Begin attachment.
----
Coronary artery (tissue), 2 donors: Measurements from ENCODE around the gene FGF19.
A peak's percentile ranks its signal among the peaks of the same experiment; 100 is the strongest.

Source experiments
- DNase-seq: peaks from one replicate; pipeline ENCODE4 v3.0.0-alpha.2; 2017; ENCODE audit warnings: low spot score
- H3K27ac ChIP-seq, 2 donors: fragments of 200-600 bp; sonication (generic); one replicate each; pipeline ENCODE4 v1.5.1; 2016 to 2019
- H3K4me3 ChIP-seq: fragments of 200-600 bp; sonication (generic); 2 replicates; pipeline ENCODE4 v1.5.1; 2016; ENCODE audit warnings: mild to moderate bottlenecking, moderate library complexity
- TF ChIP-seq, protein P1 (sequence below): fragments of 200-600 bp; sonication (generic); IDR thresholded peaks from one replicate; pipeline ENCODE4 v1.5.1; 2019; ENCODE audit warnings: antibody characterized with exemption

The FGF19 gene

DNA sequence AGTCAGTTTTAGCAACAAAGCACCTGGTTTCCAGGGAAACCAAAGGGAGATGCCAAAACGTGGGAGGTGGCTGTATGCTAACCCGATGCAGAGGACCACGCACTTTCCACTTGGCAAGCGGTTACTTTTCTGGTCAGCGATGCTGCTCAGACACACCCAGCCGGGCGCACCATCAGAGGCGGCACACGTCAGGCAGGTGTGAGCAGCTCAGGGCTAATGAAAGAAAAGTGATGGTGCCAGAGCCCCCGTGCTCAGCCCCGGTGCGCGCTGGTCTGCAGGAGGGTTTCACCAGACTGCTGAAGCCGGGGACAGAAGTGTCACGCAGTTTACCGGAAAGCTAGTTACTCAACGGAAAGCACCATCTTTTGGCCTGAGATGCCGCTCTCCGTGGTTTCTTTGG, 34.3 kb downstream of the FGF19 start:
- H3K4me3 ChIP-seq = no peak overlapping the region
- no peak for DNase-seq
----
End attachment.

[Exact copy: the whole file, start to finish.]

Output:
Coronary artery (tissue), 2 donors: Measurements from ENCODE around the gene FGF19.
A peak's percentile ranks its signal among the peaks of the same experiment; 100 is the strongest.

Source experiments
- DNase-seq: peaks from one replicate; pipeline ENCODE4 v3.0.0-alpha.2; 2017; ENCODE audit warnings: low spot score
- H3K27ac ChIP-seq, 2 donors: fragments of 200-600 bp; sonication (generic); one replicate each; pipeline ENCODE4 v1.5.1; 2016 to 2019
- H3K4me3 ChIP-seq: fragments of 200-600 bp; sonication (generic); 2 replicates; pipeline ENCODE4 v1.5.1; 2016; ENCODE audit warnings: mild to moderate bottlenecking, moderate library complexity
- TF ChIP-seq, protein P1 (sequence below): fragments of 200-600 bp; sonication (generic); IDR thresholded peaks from one replicate; pipeline ENCODE4 v1.5.1; 2019; ENCODE audit warnings: antibody characterized with exemption

The FGF19 gene

DNA sequence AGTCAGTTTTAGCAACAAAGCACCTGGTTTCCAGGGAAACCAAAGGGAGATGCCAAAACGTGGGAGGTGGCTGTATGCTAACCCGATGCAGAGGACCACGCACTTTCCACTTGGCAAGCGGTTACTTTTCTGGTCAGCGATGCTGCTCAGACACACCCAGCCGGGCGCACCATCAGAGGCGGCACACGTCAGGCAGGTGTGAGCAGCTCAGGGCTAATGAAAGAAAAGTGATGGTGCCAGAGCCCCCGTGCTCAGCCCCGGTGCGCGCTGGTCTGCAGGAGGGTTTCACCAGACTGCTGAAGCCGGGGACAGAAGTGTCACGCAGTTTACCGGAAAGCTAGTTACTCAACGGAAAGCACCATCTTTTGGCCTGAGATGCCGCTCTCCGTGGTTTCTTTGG, 34.3 kb downstream of the FGF19 start:
- H3K4me3 ChIP-seq = no peak overlapping the region
- no peak for DNase-seq